Osmotic laxative effects are also produced by the polyhydric alcohols, mannitol and sorbitol, which unlike glucose cannot be transported through the intestinal mucosa, as well as by the non-hydrolyzable disaccharide, lactulose. Fermentation of lactulose by colon bacteria results in acidification of bowel contents and microfloral damage. Lac-tulose is used in hepatic failure in order to prevent bacterial production of ammonia and its subsequent absorption (absorbable NH3 ^ nonabsorbable NH4+), so as to forestall hepatic coma.
2. Irritant laxatives—purgatives cathartics. Laxatives in this group exert an irritant action on the enteric mucosa (A). Consequently, less fluid is absorbed than is secreted. The increased filling of the bowel promotes peristalsis; excitation of sensory nerve endings elicits enteral hypermotility. According to the site of irritation, one distinguishes the small bowel irritant castor oil from the large bowel irritants anthraquinone and diphenolmethane derivatives (for details see p. 174).
Misuse of laxatives. It is a widely held belief that at least one bowel movement per day is essential for health; yet three bowel evacuations per week are quite normal. The desire for frequent bowel emptying probably stems from the time-honored, albeit
C. Osmotically active laxatives
C. Osmotically active laxatives
124), which stimulates their reabsorption in the kidney. The action of aldosterone is, however, associated with increased renal excretion of KCl. The enteral and renal K+ loss add up to a K+ depletion of the body, evidenced by a fall in serum K+ concentration (hypokale-mia). This condition is accompanied by a reduction in intestinal peristalsis (bowel atonia). The affected individual infers "constipation," again partakes of the purgative, and the vicious circle is closed (2).
Chologenic diarrhea results when bile acids fail to be absorbed in the ile-um (e.g., after ileal resection) and enter the colon, where they cause enhanced secretion of electrolytes and water, leading to the discharge of fluid stools.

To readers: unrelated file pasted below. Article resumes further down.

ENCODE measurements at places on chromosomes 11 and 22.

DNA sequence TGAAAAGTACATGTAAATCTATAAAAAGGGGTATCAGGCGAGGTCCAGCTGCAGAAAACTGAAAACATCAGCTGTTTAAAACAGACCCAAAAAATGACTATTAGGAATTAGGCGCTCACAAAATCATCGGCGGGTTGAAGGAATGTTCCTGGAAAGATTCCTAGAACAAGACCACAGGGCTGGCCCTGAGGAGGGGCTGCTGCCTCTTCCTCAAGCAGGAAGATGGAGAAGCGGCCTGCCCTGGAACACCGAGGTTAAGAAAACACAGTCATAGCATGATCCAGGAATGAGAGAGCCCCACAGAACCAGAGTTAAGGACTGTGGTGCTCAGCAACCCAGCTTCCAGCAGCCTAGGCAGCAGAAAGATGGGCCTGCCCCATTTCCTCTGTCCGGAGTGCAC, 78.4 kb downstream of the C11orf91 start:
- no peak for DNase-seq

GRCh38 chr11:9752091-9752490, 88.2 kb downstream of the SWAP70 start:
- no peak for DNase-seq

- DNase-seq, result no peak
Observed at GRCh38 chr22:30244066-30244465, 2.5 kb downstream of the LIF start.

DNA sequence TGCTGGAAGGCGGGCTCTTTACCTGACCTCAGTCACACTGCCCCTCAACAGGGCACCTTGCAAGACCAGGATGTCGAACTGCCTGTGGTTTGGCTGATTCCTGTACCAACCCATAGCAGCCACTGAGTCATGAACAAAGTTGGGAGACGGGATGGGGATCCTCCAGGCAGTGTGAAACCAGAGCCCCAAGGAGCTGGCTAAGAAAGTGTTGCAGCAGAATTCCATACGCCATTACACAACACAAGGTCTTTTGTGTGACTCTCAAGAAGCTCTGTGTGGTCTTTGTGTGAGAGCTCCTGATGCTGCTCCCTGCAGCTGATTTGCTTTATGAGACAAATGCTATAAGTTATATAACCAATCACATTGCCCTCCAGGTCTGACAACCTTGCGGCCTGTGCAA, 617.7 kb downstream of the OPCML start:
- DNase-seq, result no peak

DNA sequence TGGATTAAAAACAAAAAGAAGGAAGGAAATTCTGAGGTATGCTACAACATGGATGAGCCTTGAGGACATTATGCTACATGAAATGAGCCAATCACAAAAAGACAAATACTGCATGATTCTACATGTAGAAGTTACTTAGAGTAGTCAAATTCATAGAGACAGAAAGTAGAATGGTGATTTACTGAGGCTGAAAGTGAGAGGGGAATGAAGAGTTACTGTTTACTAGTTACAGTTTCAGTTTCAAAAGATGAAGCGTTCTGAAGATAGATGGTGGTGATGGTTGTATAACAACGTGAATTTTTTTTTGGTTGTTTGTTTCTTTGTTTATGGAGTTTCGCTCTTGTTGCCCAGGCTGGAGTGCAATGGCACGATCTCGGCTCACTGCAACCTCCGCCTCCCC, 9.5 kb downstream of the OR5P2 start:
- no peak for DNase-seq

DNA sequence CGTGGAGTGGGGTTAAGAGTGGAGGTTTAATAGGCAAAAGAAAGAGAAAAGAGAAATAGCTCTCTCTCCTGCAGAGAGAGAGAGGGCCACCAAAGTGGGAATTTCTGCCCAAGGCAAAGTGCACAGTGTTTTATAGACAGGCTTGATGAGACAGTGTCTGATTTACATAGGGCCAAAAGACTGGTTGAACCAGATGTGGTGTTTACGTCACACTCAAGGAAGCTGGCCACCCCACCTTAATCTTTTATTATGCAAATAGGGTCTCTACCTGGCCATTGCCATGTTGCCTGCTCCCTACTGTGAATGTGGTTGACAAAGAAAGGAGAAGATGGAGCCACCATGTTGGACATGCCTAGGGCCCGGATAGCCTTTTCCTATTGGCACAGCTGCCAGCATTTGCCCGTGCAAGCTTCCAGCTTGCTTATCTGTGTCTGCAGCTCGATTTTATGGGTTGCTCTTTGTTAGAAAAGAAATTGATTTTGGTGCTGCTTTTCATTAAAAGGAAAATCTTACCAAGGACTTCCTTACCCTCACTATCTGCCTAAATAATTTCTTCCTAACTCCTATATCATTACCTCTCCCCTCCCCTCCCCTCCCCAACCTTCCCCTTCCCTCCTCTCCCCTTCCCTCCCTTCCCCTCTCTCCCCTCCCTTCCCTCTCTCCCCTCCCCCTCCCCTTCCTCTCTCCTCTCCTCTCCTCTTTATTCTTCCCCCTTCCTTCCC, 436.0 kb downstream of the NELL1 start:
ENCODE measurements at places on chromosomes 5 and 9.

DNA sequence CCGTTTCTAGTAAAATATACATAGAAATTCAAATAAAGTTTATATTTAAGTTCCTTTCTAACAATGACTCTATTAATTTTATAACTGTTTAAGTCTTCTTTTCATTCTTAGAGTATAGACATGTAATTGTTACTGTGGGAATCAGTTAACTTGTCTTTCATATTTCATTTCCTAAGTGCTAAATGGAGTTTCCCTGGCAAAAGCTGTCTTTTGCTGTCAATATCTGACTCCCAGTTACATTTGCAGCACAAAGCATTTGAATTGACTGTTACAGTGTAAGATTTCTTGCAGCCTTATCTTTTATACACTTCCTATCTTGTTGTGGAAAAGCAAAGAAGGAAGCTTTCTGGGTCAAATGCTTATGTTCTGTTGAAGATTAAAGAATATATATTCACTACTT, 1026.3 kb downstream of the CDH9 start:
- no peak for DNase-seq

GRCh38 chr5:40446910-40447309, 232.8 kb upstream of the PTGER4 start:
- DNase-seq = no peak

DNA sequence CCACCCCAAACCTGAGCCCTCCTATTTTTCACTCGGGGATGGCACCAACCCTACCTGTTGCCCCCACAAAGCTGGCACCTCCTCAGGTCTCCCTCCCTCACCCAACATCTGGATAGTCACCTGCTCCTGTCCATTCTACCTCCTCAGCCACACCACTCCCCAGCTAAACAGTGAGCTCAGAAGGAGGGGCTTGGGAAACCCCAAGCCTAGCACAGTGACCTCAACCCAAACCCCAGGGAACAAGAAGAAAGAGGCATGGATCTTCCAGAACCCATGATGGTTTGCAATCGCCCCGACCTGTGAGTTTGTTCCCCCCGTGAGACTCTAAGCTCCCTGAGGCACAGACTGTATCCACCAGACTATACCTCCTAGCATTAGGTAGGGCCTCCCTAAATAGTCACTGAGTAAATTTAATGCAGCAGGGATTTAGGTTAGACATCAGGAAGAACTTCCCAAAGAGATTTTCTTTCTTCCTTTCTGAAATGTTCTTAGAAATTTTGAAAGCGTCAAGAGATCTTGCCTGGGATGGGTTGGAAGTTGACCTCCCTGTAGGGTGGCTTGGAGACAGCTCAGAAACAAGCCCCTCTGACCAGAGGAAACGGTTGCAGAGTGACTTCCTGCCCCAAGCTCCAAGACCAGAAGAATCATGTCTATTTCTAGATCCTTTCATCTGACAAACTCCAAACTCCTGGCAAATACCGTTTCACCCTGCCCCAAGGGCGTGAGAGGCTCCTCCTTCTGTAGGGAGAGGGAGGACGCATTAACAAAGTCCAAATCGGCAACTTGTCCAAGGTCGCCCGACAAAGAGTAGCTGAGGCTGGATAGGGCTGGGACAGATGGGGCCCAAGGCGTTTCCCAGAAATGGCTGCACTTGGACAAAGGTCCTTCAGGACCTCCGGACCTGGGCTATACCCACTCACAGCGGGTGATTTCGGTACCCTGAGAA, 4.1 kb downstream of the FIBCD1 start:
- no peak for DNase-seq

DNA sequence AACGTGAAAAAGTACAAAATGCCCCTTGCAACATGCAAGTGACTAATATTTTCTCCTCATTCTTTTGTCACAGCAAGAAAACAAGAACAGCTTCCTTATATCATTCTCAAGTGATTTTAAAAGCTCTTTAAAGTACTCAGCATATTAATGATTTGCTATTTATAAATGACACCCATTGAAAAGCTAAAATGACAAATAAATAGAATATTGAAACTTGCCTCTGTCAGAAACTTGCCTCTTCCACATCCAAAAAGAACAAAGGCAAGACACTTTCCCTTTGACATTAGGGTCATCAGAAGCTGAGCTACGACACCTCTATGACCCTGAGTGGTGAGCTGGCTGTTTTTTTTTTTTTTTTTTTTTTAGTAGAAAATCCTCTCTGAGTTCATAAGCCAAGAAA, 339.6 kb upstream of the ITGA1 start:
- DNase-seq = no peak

mistaken, notion that absorption of colon contents is harmful. Thus, purging has long been part of standard therapeutic practice. Nowadays, it is known that intoxication from intestinal substances is impossible as long as the liver functions normally. Nonetheless, purgatives continue to be sold as remedies to "cleanse the blood" or to rid the body of "corrupt humors."
There can be no objection to the ingestion of bulk substances for the purpose of supplementing low-residue "modern diets." However, use of irritant purgatives or cathartics is not without hazards. Specifically, there is a risk of laxative dependence, i.e., the inability to do without them. Chronic intake of irritant purgatives disrupts the water and electrolyte balance of the body and can thus cause symptoms of illness (e.g., cardiac arrhythmias secondary to hypo-kalemia).
Causes of purgative dependence (B). The defecation reflex is triggered when the sigmoid colon and rectum are filled. A natural defecation empties the large bowel up to and including the descending colon. The interval between natural stool evacuations depends on the speed with which these colon segments are refilled. A large bowel irritant purgative clears out the entire colon. Accordingly, a longer period is needed until the next natural defecation can occur. Fearing constipation, the user becomes impatient and again resorts to the laxative, which then produces the desired effect as a result of emptying out the upper colonic segments. Therefore, a "compensatory pause" following cessation of laxative use must not give cause for concern (1).
In the colon, semifluid material entering from the small bowel is thickened by absorption of water and salts (from about 1000 to 150 mL/d). If, due to the action of an irritant purgative, the colon empties prematurely, an enteral loss of NaCl, KCl and water will be incurred. To forestall depletion of NaCl and water, the body responds with an increased release of aldosterone (p. Lüllmann, Color Atlas of Pharmacology © 2000 Thieme All rights reserved. Usage subject to terms and conditions of license.
Interval needed to refill colon
Interval needed to refill colon
Normal filling After normal
—* defecation reflex evacuation of colon